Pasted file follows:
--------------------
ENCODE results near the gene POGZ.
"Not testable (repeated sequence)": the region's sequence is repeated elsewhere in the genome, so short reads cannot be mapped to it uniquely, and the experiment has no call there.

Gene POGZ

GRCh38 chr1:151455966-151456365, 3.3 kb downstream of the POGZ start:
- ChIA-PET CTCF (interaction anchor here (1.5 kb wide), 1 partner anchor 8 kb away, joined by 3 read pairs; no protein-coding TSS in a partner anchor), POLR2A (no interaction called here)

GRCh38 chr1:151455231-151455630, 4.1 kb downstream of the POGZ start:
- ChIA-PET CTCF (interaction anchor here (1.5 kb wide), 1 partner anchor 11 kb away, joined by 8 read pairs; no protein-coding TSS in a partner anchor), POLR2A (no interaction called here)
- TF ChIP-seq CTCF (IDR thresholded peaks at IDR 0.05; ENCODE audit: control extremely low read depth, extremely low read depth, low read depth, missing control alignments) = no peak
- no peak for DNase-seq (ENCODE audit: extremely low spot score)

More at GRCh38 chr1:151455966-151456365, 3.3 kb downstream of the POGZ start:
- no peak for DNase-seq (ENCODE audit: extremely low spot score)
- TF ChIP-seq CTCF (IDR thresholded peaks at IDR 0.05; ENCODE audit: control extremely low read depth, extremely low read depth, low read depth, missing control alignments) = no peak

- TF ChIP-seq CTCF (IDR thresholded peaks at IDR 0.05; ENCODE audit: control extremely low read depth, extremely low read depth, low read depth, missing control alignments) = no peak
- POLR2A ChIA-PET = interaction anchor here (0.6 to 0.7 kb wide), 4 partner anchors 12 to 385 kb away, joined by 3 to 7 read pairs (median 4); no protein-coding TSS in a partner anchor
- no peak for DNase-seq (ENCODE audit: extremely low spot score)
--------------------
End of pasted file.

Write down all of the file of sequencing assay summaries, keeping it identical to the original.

ENCODE results near the gene POGZ.
"Not testable (repeated sequence)": the region's sequence is repeated elsewhere in the genome, so short reads cannot be mapped to it uniquely, and the experiment has no call there.

Gene POGZ

GRCh38 chr1:151455966-151456365, 3.3 kb downstream of the POGZ start:
- ChIA-PET CTCF (interaction anchor here (1.5 kb wide), 1 partner anchor 8 kb away, joined by 3 read pairs; no protein-coding TSS in a partner anchor), POLR2A (no interaction called here)

GRCh38 chr1:151455231-151455630, 4.1 kb downstream of the POGZ start:
- ChIA-PET CTCF (interaction anchor here (1.5 kb wide), 1 partner anchor 11 kb away, joined by 8 read pairs; no protein-coding TSS in a partner anchor), POLR2A (no interaction called here)
- TF ChIP-seq CTCF (IDR thresholded peaks at IDR 0.05; ENCODE audit: control extremely low read depth, extremely low read depth, low read depth, missing control alignments) = no peak
- no peak for DNase-seq (ENCODE audit: extremely low spot score)

More at GRCh38 chr1:151455966-151456365, 3.3 kb downstream of the POGZ start:
- no peak for DNase-seq (ENCODE audit: extremely low spot score)
- TF ChIP-seq CTCF (IDR thresholded peaks at IDR 0.05; ENCODE audit: control extremely low read depth, extremely low read depth, low read depth, missing control alignments) = no peak

- TF ChIP-seq CTCF (IDR thresholded peaks at IDR 0.05; ENCODE audit: control extremely low read depth, extremely low read depth, low read depth, missing control alignments) = no peak
- POLR2A ChIA-PET = interaction anchor here (0.6 to 0.7 kb wide), 4 partner anchors 12 to 385 kb away, joined by 3 to 7 read pairs (median 4); no protein-coding TSS in a partner anchor
- no peak for DNase-seq (ENCODE audit: extremely low spot score)